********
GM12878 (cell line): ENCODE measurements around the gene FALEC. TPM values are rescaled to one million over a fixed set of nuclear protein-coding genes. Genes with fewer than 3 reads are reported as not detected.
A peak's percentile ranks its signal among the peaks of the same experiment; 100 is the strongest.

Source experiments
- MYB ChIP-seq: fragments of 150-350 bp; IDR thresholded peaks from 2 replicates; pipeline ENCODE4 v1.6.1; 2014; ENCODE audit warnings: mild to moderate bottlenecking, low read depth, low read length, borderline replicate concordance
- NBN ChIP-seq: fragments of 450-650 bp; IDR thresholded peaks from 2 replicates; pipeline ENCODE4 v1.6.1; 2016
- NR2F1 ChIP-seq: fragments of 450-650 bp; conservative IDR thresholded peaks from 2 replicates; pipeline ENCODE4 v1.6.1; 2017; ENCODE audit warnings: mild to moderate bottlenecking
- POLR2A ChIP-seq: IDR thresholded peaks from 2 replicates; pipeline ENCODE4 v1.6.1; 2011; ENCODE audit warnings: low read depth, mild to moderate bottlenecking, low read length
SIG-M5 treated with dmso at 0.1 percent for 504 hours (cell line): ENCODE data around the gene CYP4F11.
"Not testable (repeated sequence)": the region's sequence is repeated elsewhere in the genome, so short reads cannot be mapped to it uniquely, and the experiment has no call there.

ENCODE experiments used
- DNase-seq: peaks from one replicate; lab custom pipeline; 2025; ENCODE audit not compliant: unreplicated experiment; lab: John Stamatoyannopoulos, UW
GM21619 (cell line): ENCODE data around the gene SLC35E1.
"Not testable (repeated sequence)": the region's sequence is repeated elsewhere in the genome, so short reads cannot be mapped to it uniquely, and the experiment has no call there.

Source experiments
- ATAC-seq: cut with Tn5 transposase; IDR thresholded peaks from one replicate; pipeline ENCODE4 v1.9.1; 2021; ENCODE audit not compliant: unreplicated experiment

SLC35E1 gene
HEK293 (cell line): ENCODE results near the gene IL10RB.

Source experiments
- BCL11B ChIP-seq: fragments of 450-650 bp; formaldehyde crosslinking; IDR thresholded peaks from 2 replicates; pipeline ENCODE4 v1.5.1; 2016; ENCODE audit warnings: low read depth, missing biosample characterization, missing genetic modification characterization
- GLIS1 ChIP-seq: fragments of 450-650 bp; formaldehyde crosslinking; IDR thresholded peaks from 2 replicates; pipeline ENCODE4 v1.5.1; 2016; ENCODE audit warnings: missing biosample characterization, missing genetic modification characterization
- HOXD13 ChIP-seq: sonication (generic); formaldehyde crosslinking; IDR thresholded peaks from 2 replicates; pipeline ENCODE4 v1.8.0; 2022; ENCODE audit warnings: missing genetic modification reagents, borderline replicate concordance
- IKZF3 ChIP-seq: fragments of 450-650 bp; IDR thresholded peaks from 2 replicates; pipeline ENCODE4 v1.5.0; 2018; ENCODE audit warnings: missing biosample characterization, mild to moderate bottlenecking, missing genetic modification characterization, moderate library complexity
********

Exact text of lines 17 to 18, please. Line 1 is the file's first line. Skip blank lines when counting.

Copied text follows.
HEK293 (cell line): ENCODE results near the gene IL10RB.

Source experiments